Archive for the ‘Writing’ Category

Yay! I won an award!

May 5, 2017

Oh God, is he boasting about that award? You’d think he’d won the Nobel Prize.

No, not the Nobel Prize, but the Awesome Book Award, voted for by children in 46 schools across England’s southeast, and I couldn’t be happier that Time Travelling With A Hamster won.

Apart from anything else, it was a fun evening.  Each of the five nominees (me, Horatio Clare, M.G Leonard, Katherine Woodfine and Martyn Ford) were given seven minutes to address the packed hall.  It meant that each of us did the best bit from our usual presentations, and it worked brilliantly.  And Lauren Child (below), who presented the award, was mordantly hilarious about the hard work that is writing.

It’s easy to be cynical about book awards.  They’re often dismissed as either blunt marketing tools, or meaningless baubles to buff the egos of insecure writers, but here’s the thing: I don’t care.

A marketing tool, blunt or otherwise, is a means of selling books and if they are my books, then hurrah!  And as a confessed insecure writer, I’m happy for my ego to be buffed occasionally.

I don’t think, however, that the Awesome Book Award is either.  It’s one of a handful of awards that are voted for by the children.  There’s no obvious commercial benefit to the award’s hosts (Cranleigh School in Surrey).

Its aim is simply to foster a love of reading in young people, to encourage them to read widely, critically and enthusiastically – and who could complain about that?

Certainly not me, and I’d say that even if I hadn’t won!

Leo Baxendale, and how I nearly became a cartoonist

April 27, 2017

When I do school visits, the Q&A often includes the question: “If you had not been a writer, what would you have been”

The answer, usually, is “a cartoonist”.  (More accurately, I suppose, a cartoonist is what I would have liked to have been, rather than what I would  have been.)  The inspiration for this is Leo Baxendale, the Beano comic artist who died this week, aged 86.

baxI possess a modest talent at drawing.  Had I pursued it, practised it, honed it, I daresay I could have made more of that talent than I ended up with, but I didn’t.

I got Baxendale’s joyously illustrated memoir, A Very Funny Business when I was about 16.  It’s a great book, crammed with stories about his time with the Scottish publisher, D C Thomson, and very generous assessments of his fellow-cartoonists.  At about the same time, I conceived and drew a series of short (3-4 panels) cartoon strips demonstrating simple magic tricks.  I sent samples to the editors of local newspapers around the country and quite a few accepted them for £2 or £3 each.  It was a small syndication business, and good pocket money in 1980.  I though – briefly – that I could make a living from it.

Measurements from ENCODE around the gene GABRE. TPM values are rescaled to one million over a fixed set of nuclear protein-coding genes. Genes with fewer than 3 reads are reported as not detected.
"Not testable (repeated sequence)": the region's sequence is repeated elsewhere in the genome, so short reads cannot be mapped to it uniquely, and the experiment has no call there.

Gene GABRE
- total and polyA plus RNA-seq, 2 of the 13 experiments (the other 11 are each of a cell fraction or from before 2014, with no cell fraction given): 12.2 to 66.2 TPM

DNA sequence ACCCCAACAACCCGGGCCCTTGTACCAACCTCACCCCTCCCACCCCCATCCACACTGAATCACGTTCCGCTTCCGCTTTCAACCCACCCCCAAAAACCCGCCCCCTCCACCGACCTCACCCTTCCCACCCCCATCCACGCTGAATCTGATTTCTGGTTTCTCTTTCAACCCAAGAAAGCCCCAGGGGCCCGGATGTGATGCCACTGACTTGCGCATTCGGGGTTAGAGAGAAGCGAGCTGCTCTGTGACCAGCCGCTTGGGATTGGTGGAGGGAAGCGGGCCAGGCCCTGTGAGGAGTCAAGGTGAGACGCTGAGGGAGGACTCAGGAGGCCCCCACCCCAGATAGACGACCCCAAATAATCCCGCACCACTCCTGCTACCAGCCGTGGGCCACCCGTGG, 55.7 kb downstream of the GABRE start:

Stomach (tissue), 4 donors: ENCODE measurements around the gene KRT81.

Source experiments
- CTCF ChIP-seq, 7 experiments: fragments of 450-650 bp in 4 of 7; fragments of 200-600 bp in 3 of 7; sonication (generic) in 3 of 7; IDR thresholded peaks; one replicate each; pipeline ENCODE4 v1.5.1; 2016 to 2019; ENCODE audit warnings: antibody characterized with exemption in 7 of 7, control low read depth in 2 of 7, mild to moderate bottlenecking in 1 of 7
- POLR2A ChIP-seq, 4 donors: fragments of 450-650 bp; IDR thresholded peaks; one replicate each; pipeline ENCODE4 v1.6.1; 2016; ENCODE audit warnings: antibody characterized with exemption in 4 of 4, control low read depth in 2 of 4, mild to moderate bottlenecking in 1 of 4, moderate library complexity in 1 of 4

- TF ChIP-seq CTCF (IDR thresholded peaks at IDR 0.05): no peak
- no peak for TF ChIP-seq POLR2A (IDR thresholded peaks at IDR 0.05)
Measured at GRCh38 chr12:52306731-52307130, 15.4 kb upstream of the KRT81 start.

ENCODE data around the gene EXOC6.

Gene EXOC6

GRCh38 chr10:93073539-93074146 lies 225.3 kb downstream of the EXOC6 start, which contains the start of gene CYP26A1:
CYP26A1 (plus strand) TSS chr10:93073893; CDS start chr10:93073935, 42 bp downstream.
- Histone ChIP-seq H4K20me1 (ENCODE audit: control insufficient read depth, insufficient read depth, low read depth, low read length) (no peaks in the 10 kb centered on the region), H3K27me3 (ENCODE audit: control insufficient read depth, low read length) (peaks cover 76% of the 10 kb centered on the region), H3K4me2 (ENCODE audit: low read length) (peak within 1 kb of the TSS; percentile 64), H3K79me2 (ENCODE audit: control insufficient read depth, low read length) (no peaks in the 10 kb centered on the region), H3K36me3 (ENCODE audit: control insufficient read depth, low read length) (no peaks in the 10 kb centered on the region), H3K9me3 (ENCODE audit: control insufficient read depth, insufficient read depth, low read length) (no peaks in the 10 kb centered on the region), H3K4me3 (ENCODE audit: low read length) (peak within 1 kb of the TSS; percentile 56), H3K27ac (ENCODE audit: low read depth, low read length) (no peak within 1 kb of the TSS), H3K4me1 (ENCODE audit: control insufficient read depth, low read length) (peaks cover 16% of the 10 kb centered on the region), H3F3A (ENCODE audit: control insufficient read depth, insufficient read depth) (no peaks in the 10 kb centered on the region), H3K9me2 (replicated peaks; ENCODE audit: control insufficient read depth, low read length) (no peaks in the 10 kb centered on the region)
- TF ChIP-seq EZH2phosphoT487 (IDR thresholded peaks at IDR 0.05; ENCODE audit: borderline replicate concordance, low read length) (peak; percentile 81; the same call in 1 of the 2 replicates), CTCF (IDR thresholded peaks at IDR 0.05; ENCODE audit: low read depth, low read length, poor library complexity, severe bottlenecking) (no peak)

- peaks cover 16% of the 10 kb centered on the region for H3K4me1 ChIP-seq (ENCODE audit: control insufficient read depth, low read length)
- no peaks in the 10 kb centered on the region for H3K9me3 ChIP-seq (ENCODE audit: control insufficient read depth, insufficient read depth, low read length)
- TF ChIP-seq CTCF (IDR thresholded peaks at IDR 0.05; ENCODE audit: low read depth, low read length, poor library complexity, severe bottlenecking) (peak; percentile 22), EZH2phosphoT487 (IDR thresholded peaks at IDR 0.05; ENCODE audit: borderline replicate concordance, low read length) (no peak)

M drawing style was (and is), however, stiff and forced compared with the brilliantly daft freedom of Leo Baxendale’s pen.  It was he who came up with The Bash Street Kids as well as Little Plum, The Three Bears and loads of others.

bearsBaxendale had already moved on from The Beano by the time I was born, but I still knew his work from the old board-covered annuals at home.  He also drew for two comics that I enjoyed as a child: Whizzer & Chips, and Shiver & Shake.  Of course, I had no idea who he was but I remember two of his strips especially: Grimly Fiendish and Sweeney Toddler.  The latter, in particular, had a dark streak that was characteristic of Baxendale’s middle period.

The Beano doesn’t really exist any more.  They bring out a Christmas annual, I think, and there’s a website, natch.  But it doesn’t compare to the comic’s heyday in the 50s and 60s when Baxendale and a small army of other comic artists would be producing multiple pages of incredibly detailed cartoon strips every week.

There is one publication, still, where very funny drawings combine with very funny scripts, and that’s Viz.  Entirely unsuitable for children, of course, but Viz is a knowing pastiche of golden-era comics like The Beano and The Dandy and occasionally the drawings are as good as Leo Baxendale’s.

World Book Day and the nicest school I have ever visited

March 5, 2017

 

I have now done two World Book Days as an author, and I always think back to the ones when my own two children (now 14)  would dress up for school as a favourite book character.

We did, among others,

  • Angelina Ballerina (a fairly easy costume, that one, largely achieved with face-paint and a tutu),
  • Tom from Tom’s Midnight Garden (pyjamas and a large grandfather clock made of cardboard),
  • a Mallory Towers schoolgirl (easy if you can borrow a grey pinafore dress),
  • Karlsson from Astrid Lindgren’s Karlsson On The Roof (involving a box with a moving propellor strapped to the back and a willingness to explain to everyone who Karlsson was and why the books are brilliant)